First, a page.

Rural Bus reminder: bums on seats are what matters

Published 15/04/2014 | 05:38

Rural bus users Kathleen Franklin and Diane Murphy; Jim Franklin and Pat Dunne and (right) George and Rose Salter.
Rural bus users Kathleen Franklin and Diane Murphy; Jim Franklin and Pat Dunne and (right) George and Rose Salter.

THE COORDINATOR of the Rural Bus service has urged its users to continue with the service as it enters a new phase in its history.

Currently in a transition phase, the service recently celebrated a decade in business despite coming under scrutiny in the Colm McCarthy 'Bord Snip' report, which deemed rural transport was costing the Government too much.

In 2012, the National Transport Authority (NTA) took over the management of the Rural Transport Programme and in January 2014, The Rural Bus at SWW CDP, Ramsgrange and another Wexford rural bus service called Rural Roadrunner, based in Wexford Local Development, were successful in their joint application to the NTA to become a Transportation Coordination Unit, (to become known as Wexford Local Link), for Co Wexford.

Both companies are currently working with the NTA to establish a new company to manage this new entity. Wexford Local Link will be responsible for the management and administration of the rural transport programme for the whole of Co Wexford for an initial contract period of two years.

Rural Bus Coordinator MaryB O'Leary said although there is no imminent threat to the service, 'bums on seats are what is going to matter at the end of the day'.

The service – which had over 26,000 passengers last year – provides affordable transportation from rural areas of South West Wexford into New Ross, Wexford, Enniscorthy and Waterford and at stops in between. It also services Ramsgrange and Ballyhack primary schools, as well as third level education and training centres in Waterford.

Passenger trips for January and February 2014 show an increase of almost 11 per cent on the same period in 2013.

Ms O'Leary said: 'Midweek the passengers are mainly older people who use the service for all their shopping and business needs as well as accessing health appointments. At the weekend, especially the Saturday routes, passengers are mainly younger people going to town to meet friends, go to the cinema and just to hang out with their peers. The Rural Transport programme is here to provide transport to people who can't get to other public transport. We are delighted to help anyone we can young or old. Give us a call and we will provide all the information on our routes or post out a timetable.'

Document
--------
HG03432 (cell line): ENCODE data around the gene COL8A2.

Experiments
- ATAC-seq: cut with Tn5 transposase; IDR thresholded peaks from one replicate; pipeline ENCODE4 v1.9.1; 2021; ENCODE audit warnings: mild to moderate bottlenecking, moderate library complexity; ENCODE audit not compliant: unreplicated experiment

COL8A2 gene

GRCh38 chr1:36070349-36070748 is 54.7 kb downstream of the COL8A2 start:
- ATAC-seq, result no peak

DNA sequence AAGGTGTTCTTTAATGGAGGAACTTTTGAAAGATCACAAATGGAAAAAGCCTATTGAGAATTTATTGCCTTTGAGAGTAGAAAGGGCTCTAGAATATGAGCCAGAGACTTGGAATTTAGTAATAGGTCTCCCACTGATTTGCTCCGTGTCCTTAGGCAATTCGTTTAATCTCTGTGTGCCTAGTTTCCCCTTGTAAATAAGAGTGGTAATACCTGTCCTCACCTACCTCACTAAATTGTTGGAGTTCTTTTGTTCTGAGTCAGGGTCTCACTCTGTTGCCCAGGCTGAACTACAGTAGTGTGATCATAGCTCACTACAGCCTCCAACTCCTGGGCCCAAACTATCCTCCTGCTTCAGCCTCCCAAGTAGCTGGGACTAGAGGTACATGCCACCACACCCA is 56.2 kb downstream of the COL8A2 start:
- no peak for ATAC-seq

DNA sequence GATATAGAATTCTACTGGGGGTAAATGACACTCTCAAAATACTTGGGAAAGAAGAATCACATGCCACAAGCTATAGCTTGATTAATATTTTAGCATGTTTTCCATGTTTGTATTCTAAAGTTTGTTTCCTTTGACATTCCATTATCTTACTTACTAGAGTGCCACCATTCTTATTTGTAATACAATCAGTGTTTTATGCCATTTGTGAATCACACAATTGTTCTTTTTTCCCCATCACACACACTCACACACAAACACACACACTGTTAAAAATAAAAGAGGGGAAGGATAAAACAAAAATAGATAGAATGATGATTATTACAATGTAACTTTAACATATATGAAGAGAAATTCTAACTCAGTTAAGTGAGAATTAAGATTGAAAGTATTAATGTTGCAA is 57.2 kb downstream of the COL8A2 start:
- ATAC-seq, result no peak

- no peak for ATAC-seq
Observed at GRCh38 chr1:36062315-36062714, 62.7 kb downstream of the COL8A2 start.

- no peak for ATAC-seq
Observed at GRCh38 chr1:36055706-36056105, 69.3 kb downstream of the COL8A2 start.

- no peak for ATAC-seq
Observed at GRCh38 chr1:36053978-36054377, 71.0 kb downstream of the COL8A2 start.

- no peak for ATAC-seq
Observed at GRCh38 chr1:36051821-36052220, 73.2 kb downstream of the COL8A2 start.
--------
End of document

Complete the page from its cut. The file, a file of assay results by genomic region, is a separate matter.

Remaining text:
Rose Salter (78) from the Ballycullane area uses the service weekly to do her shopping and attend medical appointments with her husband George (84) and describes it as a lifeline.

'If we didn't have the Rural Bus we would be stranded.

The nearest shop is a mile and a half away so the bus allows me great independence.'

Rose and George have used the bus to travel to New Ross and Waterford each week for the past nine years ever since George suffered a mini stroke and had to stop driving as his coordination and concentration was affected.

'If we didn't have the bus we'd have to use the taxi to see the doctor or the dentist or to go shopping. It's an invaluable service and there are a lot of people like us who depend on it.'

Rose said plans to scrap the Rural Bus were announced in the mid-Noughties but Sean Connick encroached on the then Minister for Transport to maintain the service.

'At the moment what we have in situ is brilliant but when it comes under the new body I honestly don't know what will happen. We would be absolutely lost without it. We only need one taxi a week now for mass but we couldn't afford a taxi all the time.'

Another person who finds the bus service invaluable is Pat Dunne. Pat lives alone in a very isolated area and previously had to walk seven or eight miles into New Ross for his shopping before the Rural Bus started. One day when the bus dropped him back there was a gang in his yard, the driver contacted the guards and the bus stayed there until they left.

Diane Murphy (25) from Clongeen used the bus when she was studying in Waterford and now uses it to go into New Ross with her mother Kay.

'If it went we wouldn't be able to go anywhere as we don't drive. You get to know everyone on the bus; I've been using it for years. It's not only important to me but to a lot of people.'

For many students in the greater New Ross area, the Rural Bus is the difference between being able to afford to study at third level college and not.

One college student who asked to remain anonymous said: 'I lost my job a few years back and recently decided to return to education at Waterford Institute of Technology. Unfortunately being out of work means that I can't afford to run a car so I am dependent on public transport to get to WIT.

'The Rural Bus service is excellent for me. I only have a five minute walk in the morning to the bus stop. The flexible service provided by the Rural Bus means I am dropped at the door of WIT every morning and the bus waits in the evening until all students are finished their lectures before leaving. This means if a lecture or practical lesson goes on longer than expected the bus will wait the extra few minutes. The Rural Bus is the only public transport that suits my college timetable, all other services leave too early or much too late from the city centre and would drop me off four miles from home.'

The service travels across the Passage East Car Ferry keeping the travel time for students as short much as possible. The route alters each term to pick up students close to their homes. Over 45 students have used the service for the college year 2013-2014.

Anyone living in the South West Wexford area is welcome to contact the Rural Transport Coordinator on 051 389679, email info@theruralbus.ie or see the website www.theruralbus.ie

New Ross Standard

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